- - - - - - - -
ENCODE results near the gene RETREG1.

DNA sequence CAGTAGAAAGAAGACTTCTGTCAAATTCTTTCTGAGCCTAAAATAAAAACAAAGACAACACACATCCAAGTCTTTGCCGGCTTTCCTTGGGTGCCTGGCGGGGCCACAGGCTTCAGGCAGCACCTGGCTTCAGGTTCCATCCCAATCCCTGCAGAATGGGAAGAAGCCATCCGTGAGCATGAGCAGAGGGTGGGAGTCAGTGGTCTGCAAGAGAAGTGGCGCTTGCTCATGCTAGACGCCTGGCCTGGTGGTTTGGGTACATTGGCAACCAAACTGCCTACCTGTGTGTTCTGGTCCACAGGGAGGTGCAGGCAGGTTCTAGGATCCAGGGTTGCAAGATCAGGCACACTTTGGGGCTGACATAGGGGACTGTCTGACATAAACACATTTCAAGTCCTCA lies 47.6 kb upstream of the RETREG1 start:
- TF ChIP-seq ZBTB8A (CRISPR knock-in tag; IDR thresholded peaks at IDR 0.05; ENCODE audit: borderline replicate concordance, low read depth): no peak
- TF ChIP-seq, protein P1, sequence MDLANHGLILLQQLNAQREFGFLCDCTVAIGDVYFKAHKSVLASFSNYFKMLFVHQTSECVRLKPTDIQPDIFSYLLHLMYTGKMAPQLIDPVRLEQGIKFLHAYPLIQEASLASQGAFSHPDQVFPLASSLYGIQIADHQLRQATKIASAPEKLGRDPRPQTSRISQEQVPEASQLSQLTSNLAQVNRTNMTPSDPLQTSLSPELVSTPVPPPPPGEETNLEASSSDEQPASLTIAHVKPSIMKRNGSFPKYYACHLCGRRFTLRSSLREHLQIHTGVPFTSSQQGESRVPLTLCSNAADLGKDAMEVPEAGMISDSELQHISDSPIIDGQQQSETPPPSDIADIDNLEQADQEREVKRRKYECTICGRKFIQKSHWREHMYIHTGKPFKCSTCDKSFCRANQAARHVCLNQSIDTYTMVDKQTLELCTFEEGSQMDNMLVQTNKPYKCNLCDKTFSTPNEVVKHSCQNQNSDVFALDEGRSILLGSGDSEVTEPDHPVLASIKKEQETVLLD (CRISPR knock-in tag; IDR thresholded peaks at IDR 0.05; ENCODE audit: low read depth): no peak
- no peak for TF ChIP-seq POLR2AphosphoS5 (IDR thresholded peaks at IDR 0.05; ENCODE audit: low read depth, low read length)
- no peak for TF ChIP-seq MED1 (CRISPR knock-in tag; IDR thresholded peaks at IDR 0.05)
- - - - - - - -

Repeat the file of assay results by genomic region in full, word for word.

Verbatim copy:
ENCODE results near the gene RETREG1.

DNA sequence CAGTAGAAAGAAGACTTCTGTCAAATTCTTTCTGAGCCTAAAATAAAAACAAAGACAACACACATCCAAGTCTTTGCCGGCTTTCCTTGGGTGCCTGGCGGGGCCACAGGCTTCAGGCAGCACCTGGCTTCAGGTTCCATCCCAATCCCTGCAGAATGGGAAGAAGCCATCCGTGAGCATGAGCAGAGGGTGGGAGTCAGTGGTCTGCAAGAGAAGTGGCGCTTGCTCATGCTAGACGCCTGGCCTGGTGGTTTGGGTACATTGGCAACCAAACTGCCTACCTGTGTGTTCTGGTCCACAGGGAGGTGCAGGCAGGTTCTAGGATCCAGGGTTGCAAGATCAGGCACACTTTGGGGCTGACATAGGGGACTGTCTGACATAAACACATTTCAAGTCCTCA lies 47.6 kb upstream of the RETREG1 start:
- TF ChIP-seq ZBTB8A (CRISPR knock-in tag; IDR thresholded peaks at IDR 0.05; ENCODE audit: borderline replicate concordance, low read depth): no peak
- TF ChIP-seq, protein P1, sequence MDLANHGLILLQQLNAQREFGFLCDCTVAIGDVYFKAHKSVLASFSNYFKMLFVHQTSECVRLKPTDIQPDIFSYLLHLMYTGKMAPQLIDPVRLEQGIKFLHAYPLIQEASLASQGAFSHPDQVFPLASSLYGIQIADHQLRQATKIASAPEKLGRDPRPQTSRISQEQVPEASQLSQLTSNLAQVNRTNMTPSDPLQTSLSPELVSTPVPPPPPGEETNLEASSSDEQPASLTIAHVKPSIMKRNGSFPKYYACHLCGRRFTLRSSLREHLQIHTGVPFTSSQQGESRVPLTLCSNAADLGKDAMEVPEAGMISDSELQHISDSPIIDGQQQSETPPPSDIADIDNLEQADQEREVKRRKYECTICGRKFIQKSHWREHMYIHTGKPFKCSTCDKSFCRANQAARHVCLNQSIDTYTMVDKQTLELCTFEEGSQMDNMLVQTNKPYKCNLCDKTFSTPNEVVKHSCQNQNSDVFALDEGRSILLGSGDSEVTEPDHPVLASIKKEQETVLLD (CRISPR knock-in tag; IDR thresholded peaks at IDR 0.05; ENCODE audit: low read depth): no peak
- no peak for TF ChIP-seq POLR2AphosphoS5 (IDR thresholded peaks at IDR 0.05; ENCODE audit: low read depth, low read length)
- no peak for TF ChIP-seq MED1 (CRISPR knock-in tag; IDR thresholded peaks at IDR 0.05)